Findings and Conclusion

Findings and Conclusion

DOI: 10.4018/978-1-5225-1782-5.ch005
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Abstract

This study has produced several insights into the pitfalls of intervening in the affairs of distressed nation states as well as providing a degree of specificity regarding latent variables that exist within the real world scenarios this study is based upon. While extremely simple in design, the agent based model utilized in this study proved to mirror the complex and fluid nature of complex humanitarian operations undertaken by the international community in troubled nations. The scenario utilized was based upon a specific country backdrop, Afghanistan, and utilized some case specifics of that operation to provide a reality based fidelity. The model itself however, is general in nature and can be readily adjusted to examine variables congruent with differing circumstances.
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Primary Reseach Question

The research question for this study asked whether increasing coordination among international agents operating in strife ridden societies has a consistent, predictable and positive influence on the success of stability operations. Specifically, does coordination between military forces, international governmental development agencies, and nongovernmental humanitarian relief agencies lead to improved outcomes with regard to the alleviation of human suffering with fewer unintended consequences? The data from the model would seem to indicate otherwise. While there was a generally positive trend to the resultant data, there was not a high degree of consistency presented nor was there sufficient evidence to reject the null hypothesis. While this outcome would appear to lead to a dead end, the qualitative interpretation of the graphical data leads to a new question.

The international agents in the model were generally out of the scenario prior to the conclusion. The new question becomes “are there indicators present within the other indices, such as the relative change in strength of the insurgent versus incumbent government forces or the change in the number of loyalists, which would predict the ultimate outcome of the scenario when the international forces are about to exit?” The current model can readily accommodate such a question by running the simulation one tick at a time. The secondary question that would follow is “what, if any, changes in the international agent contingent has a positive effect on the ultimate outcome of the scenario?” To answer the latter question, a minor degree of modification to the current model would be necessary but within the scope of maintaining a relatively simple model.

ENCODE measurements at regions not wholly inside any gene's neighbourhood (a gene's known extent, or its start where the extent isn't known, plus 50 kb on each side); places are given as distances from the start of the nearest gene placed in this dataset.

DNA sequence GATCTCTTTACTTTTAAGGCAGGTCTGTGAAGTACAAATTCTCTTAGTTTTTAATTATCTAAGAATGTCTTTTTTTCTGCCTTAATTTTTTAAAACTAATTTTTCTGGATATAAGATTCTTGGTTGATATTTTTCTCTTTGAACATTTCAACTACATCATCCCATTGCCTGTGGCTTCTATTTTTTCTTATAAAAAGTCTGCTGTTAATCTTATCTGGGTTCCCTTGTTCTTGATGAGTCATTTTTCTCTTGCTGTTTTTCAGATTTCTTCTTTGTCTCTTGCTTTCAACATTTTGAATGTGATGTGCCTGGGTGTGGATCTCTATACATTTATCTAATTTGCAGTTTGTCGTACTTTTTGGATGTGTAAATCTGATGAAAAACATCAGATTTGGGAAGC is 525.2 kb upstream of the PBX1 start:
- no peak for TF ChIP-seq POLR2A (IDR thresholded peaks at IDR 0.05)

The secondary research question concerned the level of violence and the effect that it has on the other variables in the model: namely, does increased incumbent government legitimacy or increased international agent coordination help to offset the deleterious effects of increased violence? Put another way; is it in the best interest of either the incumbent government or the international agents to increase the level of violence (which can be accomplished by simply increasing the number of those respective forces thereby providing additional targets for insurgent activities)? The data suggested a resounding no to that hypothesis. The reverse is actually the case. It is in the best interest of the insurgent to increase the level of violence within the scenario. While a surge of operational international forces intuitively makes sense, it is also intuitive that an escalation of violence serves to undermine the legitimacy of the incumbent government. The less legitimacy the incumbent government has, the less it has to lose by increasing violence relative to a more legitimate incumbent government. However, in both cases, the probability of a successful outcome is dramatically reduced.

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